This is the final story in a four-part series analyzing money-in-politics trends from the 2018 midterms that will continue to have an impact on 2020 and future elections. CRP Executive Director Sheila Krumholz presented trends and figures from this series and other articles to the FEC on Feb. 21. Watch here.
Secret donor-funded “dark money” spending reported to the Federal Election Commission has officially exceeded $1 billion according to a new analysis by the Center for Responsive Politics, and that barely begins to scratch the surface of political spending by groups that don’t fully disclose their donors.
Along with another billion dollars spent by partially-disclosing groups that keep some donors hidden or are funded by dark money sources, spending by groups that don’t fully disclose donors has exceeded $2 billion since the 2006 election cycle.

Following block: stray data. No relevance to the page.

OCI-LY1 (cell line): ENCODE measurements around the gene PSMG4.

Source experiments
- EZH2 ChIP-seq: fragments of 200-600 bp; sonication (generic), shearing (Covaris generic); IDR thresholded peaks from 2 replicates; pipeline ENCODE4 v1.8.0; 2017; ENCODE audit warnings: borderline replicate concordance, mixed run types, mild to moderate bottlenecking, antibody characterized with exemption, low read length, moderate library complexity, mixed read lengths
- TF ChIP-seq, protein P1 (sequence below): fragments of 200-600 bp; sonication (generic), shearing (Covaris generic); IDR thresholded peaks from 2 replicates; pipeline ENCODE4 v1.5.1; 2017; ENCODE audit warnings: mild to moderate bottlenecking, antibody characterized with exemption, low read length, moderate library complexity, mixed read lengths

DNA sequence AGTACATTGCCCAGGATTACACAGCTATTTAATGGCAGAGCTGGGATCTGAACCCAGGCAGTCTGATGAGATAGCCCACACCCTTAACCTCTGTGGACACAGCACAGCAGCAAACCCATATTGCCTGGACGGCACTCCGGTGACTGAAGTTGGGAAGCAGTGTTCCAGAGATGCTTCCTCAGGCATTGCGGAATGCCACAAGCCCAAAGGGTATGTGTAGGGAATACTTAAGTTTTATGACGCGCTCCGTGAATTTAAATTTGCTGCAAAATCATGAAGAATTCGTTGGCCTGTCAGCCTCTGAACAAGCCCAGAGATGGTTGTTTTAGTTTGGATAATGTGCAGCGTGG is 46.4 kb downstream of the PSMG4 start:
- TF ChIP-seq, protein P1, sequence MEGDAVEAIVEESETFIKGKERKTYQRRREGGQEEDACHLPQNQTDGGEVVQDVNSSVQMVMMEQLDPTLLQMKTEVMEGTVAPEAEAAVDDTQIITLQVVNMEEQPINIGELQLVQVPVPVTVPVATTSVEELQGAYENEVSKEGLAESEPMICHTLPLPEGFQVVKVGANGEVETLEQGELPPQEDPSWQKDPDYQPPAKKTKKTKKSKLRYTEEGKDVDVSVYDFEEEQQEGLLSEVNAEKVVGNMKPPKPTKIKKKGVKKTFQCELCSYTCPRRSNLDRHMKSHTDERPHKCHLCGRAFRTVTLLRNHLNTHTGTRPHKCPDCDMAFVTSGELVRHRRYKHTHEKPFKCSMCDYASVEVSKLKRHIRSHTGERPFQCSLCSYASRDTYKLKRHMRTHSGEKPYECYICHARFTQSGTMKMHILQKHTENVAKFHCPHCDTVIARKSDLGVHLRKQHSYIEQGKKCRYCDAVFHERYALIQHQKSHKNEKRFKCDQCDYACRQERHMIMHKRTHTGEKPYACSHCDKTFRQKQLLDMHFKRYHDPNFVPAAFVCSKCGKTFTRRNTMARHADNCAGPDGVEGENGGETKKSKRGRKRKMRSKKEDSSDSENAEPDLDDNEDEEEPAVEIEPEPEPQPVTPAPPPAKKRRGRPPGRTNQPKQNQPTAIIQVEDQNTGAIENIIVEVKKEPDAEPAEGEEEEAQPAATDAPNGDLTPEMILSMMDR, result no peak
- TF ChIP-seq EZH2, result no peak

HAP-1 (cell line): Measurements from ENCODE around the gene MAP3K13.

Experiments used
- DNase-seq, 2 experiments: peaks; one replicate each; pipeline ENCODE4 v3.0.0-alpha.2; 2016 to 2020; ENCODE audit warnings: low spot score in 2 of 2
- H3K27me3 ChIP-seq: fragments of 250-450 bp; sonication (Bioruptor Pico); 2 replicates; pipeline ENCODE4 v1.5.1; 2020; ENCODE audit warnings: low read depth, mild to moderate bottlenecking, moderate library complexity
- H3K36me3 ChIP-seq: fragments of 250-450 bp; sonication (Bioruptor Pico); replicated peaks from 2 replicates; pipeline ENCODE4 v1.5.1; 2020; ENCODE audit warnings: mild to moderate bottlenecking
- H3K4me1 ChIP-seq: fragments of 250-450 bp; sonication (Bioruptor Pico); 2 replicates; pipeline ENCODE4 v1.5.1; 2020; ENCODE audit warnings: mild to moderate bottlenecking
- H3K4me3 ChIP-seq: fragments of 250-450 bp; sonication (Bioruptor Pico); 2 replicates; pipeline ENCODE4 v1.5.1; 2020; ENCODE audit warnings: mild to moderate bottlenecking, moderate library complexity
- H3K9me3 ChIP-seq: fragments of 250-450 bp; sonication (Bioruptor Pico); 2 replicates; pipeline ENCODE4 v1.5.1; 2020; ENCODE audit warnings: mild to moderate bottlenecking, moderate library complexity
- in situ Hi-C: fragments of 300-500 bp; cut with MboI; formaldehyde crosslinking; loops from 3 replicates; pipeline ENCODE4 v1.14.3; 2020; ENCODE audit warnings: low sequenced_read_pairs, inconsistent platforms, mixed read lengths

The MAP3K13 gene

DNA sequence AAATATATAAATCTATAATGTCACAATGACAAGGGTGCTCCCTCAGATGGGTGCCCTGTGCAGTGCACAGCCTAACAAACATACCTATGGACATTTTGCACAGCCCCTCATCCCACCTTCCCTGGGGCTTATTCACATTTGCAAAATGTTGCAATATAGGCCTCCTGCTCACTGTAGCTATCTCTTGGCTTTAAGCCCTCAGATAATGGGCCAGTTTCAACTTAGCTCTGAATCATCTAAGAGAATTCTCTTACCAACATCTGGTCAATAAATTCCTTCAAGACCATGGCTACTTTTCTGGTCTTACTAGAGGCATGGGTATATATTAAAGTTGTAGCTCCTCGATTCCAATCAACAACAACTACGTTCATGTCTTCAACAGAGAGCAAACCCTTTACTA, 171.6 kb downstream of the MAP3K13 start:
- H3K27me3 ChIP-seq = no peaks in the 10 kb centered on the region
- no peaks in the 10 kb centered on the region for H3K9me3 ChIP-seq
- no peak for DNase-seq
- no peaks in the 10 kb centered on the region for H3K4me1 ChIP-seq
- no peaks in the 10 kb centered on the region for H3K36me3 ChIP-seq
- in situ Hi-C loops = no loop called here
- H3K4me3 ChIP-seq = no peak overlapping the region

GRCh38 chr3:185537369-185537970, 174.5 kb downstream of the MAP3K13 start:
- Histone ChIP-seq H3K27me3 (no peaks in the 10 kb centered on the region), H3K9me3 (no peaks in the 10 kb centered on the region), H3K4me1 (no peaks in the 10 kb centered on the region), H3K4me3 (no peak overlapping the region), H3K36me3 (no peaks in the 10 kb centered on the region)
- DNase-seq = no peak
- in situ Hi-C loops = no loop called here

Direct dark money spending by groups funded entirely by anonymous donors hit nearly $150 million reported to the FEC for the 2018 election cycle alone. That doesn’t include additional money funneled to other groups spending in elections or spent on political ads couched as issue advocacy and digital advertising that remains largely untouched by FEC disclosure requirements. Dark money has hardly waned. Instead, it has begun manifesting in new forms that are often harder to track and quantify.
More than half of all 2018 election spending by outside groups, excluding party committees, was by groups that do not fully disclose their donors.